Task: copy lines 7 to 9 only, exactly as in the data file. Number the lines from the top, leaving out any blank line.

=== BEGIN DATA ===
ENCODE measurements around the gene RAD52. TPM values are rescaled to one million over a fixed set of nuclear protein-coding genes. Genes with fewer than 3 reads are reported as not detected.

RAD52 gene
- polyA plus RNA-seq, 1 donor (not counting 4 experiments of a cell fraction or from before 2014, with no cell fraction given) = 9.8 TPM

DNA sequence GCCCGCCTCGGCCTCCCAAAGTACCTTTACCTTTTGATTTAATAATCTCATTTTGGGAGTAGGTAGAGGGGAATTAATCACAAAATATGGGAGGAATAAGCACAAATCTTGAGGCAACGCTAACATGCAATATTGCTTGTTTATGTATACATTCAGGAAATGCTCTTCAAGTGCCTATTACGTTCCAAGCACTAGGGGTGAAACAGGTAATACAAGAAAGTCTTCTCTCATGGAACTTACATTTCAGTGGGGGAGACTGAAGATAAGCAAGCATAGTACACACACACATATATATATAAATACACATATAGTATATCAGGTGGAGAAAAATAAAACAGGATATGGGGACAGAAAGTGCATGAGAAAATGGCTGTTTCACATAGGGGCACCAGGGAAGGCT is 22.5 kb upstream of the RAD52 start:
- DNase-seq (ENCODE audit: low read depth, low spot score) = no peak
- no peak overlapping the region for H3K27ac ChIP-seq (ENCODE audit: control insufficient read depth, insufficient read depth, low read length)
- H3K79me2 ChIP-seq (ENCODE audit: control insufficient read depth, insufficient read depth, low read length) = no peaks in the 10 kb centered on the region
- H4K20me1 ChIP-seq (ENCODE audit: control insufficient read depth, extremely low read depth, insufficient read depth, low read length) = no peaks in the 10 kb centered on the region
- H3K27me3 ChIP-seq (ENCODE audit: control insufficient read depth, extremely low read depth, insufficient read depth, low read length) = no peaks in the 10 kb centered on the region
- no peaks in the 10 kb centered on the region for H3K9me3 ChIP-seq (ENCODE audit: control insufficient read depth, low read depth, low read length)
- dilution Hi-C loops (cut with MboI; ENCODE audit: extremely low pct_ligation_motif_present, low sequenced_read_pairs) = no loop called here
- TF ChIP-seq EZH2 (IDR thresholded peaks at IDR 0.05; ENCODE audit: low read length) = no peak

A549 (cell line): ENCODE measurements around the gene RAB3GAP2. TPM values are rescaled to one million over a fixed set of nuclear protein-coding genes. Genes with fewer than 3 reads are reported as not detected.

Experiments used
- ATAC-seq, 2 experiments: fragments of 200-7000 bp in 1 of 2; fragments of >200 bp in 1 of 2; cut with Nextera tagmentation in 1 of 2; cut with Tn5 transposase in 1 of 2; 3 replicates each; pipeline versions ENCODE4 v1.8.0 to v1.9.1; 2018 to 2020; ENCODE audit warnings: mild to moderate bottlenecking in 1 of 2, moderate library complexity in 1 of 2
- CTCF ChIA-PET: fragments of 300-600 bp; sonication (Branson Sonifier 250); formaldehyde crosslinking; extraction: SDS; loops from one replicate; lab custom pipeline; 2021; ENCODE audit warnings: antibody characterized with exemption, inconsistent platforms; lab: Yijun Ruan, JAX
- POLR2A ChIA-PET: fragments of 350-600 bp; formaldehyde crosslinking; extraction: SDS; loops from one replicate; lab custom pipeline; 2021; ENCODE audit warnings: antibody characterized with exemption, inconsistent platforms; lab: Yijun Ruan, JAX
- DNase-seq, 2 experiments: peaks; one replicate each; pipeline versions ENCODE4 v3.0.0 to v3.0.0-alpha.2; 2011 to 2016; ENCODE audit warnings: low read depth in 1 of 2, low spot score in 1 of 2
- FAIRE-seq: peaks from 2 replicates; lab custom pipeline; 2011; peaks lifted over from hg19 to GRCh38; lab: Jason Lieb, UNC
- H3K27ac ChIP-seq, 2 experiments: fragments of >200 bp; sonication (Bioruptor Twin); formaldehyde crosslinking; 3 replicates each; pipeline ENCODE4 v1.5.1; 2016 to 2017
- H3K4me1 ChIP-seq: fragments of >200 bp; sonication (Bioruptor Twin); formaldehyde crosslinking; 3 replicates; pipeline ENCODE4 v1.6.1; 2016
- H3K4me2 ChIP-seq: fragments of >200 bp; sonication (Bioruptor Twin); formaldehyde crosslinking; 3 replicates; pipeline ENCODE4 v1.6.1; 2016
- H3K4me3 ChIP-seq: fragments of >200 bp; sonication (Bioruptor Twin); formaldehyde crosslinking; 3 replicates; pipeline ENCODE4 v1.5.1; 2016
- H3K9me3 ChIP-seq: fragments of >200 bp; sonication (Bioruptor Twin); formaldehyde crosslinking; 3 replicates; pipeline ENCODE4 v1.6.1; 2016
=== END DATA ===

- H3K79me2 ChIP-seq (ENCODE audit: control insufficient read depth, insufficient read depth, low read length) = no peaks in the 10 kb centered on the region
- H4K20me1 ChIP-seq (ENCODE audit: control insufficient read depth, extremely low read depth, insufficient read depth, low read length) = no peaks in the 10 kb centered on the region
- H3K27me3 ChIP-seq (ENCODE audit: control insufficient read depth, extremely low read depth, insufficient read depth, low read length) = no peaks in the 10 kb centered on the region